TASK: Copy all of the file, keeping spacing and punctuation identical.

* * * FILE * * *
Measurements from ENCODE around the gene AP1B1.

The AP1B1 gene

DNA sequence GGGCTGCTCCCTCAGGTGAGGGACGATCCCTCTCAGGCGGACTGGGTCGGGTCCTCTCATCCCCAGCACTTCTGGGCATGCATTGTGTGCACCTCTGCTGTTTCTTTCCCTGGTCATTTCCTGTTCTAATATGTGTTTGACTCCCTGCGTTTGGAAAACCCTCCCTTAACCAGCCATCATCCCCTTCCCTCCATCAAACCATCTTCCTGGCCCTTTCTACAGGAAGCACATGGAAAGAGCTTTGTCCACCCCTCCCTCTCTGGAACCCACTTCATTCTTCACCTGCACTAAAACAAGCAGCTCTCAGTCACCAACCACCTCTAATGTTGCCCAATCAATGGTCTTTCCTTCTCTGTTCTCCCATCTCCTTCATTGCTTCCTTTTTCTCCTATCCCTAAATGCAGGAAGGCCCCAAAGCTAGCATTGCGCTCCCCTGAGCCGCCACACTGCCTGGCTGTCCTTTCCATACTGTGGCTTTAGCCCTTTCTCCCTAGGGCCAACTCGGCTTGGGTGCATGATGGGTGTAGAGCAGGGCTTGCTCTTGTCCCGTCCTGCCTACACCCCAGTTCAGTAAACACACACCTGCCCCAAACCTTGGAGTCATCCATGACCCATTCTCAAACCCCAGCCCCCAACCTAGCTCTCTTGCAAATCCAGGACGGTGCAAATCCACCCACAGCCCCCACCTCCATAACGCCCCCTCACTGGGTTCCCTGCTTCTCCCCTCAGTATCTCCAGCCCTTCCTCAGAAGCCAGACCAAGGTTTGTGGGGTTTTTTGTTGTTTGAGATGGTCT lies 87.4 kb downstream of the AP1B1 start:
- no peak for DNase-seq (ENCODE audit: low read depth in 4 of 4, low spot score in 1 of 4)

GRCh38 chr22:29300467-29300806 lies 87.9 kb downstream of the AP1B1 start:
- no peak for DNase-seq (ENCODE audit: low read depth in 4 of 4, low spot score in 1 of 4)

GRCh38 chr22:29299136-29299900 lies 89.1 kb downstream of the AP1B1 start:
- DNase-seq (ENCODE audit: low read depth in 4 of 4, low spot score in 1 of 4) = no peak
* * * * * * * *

Measurements from ENCODE around the gene AP1B1.

The AP1B1 gene

DNA sequence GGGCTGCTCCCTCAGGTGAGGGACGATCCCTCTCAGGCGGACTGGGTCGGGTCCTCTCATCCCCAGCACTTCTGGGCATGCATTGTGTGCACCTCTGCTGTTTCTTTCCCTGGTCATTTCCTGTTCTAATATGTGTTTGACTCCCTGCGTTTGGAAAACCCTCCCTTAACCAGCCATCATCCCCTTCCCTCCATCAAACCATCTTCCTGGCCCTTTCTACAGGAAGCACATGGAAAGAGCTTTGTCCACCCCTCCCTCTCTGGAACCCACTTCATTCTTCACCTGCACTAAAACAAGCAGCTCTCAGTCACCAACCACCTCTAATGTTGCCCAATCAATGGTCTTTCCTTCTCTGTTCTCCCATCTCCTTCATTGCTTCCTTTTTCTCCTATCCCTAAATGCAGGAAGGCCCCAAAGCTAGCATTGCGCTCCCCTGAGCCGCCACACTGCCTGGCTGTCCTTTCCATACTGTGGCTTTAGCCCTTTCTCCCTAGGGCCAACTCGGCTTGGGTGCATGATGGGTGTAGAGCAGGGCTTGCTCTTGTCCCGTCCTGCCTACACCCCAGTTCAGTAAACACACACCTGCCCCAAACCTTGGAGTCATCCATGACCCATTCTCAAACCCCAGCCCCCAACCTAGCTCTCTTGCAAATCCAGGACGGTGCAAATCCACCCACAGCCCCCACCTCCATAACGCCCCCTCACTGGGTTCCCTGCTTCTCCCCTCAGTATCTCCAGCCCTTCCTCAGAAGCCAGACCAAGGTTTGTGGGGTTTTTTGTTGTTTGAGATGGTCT lies 87.4 kb downstream of the AP1B1 start:
- no peak for DNase-seq (ENCODE audit: low read depth in 4 of 4, low spot score in 1 of 4)

GRCh38 chr22:29300467-29300806 lies 87.9 kb downstream of the AP1B1 start:
- no peak for DNase-seq (ENCODE audit: low read depth in 4 of 4, low spot score in 1 of 4)

GRCh38 chr22:29299136-29299900 lies 89.1 kb downstream of the AP1B1 start:
- DNase-seq (ENCODE audit: low read depth in 4 of 4, low spot score in 1 of 4) = no peak